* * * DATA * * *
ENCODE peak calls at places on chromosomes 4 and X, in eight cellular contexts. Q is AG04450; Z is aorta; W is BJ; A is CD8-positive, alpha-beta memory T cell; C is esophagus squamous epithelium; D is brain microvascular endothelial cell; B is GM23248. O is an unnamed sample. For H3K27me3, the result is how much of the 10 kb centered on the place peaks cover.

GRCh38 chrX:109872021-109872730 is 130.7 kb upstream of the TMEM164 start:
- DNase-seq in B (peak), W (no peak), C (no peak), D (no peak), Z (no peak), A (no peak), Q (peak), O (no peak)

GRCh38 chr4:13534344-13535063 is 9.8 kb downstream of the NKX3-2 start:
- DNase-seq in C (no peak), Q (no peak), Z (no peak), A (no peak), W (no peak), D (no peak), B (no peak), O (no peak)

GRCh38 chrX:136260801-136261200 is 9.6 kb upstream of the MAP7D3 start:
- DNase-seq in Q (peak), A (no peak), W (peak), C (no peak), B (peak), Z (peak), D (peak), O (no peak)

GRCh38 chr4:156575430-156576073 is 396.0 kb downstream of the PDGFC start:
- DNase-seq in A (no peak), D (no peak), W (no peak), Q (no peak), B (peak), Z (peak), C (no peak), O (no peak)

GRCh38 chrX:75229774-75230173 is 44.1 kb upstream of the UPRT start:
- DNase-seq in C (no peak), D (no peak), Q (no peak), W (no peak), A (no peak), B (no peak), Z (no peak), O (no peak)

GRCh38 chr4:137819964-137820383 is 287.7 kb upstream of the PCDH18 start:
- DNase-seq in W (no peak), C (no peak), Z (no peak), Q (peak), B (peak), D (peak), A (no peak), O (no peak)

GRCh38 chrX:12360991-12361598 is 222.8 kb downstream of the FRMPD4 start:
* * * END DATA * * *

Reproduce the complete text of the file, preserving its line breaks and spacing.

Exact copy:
ENCODE peak calls at places on chromosomes 4 and X, in eight cellular contexts. Q is AG04450; Z is aorta; W is BJ; A is CD8-positive, alpha-beta memory T cell; C is esophagus squamous epithelium; D is brain microvascular endothelial cell; B is GM23248. O is an unnamed sample. For H3K27me3, the result is how much of the 10 kb centered on the place peaks cover.

GRCh38 chrX:109872021-109872730 is 130.7 kb upstream of the TMEM164 start:
- DNase-seq in B (peak), W (no peak), C (no peak), D (no peak), Z (no peak), A (no peak), Q (peak), O (no peak)

GRCh38 chr4:13534344-13535063 is 9.8 kb downstream of the NKX3-2 start:
- DNase-seq in C (no peak), Q (no peak), Z (no peak), A (no peak), W (no peak), D (no peak), B (no peak), O (no peak)

GRCh38 chrX:136260801-136261200 is 9.6 kb upstream of the MAP7D3 start:
- DNase-seq in Q (peak), A (no peak), W (peak), C (no peak), B (peak), Z (peak), D (peak), O (no peak)

GRCh38 chr4:156575430-156576073 is 396.0 kb downstream of the PDGFC start:
- DNase-seq in A (no peak), D (no peak), W (no peak), Q (no peak), B (peak), Z (peak), C (no peak), O (no peak)

GRCh38 chrX:75229774-75230173 is 44.1 kb upstream of the UPRT start:
- DNase-seq in C (no peak), D (no peak), Q (no peak), W (no peak), A (no peak), B (no peak), Z (no peak), O (no peak)

GRCh38 chr4:137819964-137820383 is 287.7 kb upstream of the PCDH18 start:
- DNase-seq in W (no peak), C (no peak), Z (no peak), Q (peak), B (peak), D (peak), A (no peak), O (no peak)

GRCh38 chrX:12360991-12361598 is 222.8 kb downstream of the FRMPD4 start: